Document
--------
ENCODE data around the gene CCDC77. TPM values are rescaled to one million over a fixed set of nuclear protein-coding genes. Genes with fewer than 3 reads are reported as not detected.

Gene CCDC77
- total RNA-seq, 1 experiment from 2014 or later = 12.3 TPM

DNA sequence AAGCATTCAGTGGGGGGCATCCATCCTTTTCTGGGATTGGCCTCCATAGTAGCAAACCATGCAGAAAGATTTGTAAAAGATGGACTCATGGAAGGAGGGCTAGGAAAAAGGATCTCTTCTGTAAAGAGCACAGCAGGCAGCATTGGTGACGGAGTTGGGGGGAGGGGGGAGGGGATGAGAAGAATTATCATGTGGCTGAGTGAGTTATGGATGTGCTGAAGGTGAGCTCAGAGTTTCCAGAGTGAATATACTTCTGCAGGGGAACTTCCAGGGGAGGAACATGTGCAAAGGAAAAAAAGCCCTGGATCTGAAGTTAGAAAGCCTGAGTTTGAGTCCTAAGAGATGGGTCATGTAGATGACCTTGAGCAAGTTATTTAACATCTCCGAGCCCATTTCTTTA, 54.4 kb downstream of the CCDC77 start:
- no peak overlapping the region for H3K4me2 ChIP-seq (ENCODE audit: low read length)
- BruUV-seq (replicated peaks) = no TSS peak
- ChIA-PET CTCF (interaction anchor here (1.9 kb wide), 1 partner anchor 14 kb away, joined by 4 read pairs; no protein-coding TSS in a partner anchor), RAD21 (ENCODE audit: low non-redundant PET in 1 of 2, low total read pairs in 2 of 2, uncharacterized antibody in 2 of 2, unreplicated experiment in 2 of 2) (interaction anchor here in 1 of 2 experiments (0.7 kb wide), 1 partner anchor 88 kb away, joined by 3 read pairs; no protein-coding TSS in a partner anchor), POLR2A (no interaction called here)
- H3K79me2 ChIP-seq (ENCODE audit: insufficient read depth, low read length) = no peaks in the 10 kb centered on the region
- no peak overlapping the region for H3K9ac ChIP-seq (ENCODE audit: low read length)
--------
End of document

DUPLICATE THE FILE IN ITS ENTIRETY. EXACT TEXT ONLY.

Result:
ENCODE data around the gene CCDC77. TPM values are rescaled to one million over a fixed set of nuclear protein-coding genes. Genes with fewer than 3 reads are reported as not detected.

Gene CCDC77
- total RNA-seq, 1 experiment from 2014 or later = 12.3 TPM

DNA sequence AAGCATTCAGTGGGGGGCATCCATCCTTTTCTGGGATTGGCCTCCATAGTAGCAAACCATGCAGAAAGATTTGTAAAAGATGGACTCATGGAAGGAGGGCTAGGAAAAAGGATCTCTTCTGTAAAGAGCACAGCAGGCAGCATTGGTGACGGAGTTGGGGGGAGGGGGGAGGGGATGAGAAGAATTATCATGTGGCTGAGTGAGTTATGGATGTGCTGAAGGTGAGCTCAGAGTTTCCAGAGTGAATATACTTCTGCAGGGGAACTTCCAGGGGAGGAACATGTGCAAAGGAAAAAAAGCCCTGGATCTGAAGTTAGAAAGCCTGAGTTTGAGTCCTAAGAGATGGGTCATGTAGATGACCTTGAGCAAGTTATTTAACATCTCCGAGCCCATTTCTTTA, 54.4 kb downstream of the CCDC77 start:
- no peak overlapping the region for H3K4me2 ChIP-seq (ENCODE audit: low read length)
- BruUV-seq (replicated peaks) = no TSS peak
- ChIA-PET CTCF (interaction anchor here (1.9 kb wide), 1 partner anchor 14 kb away, joined by 4 read pairs; no protein-coding TSS in a partner anchor), RAD21 (ENCODE audit: low non-redundant PET in 1 of 2, low total read pairs in 2 of 2, uncharacterized antibody in 2 of 2, unreplicated experiment in 2 of 2) (interaction anchor here in 1 of 2 experiments (0.7 kb wide), 1 partner anchor 88 kb away, joined by 3 read pairs; no protein-coding TSS in a partner anchor), POLR2A (no interaction called here)
- H3K79me2 ChIP-seq (ENCODE audit: insufficient read depth, low read length) = no peaks in the 10 kb centered on the region
- no peak overlapping the region for H3K9ac ChIP-seq (ENCODE audit: low read length)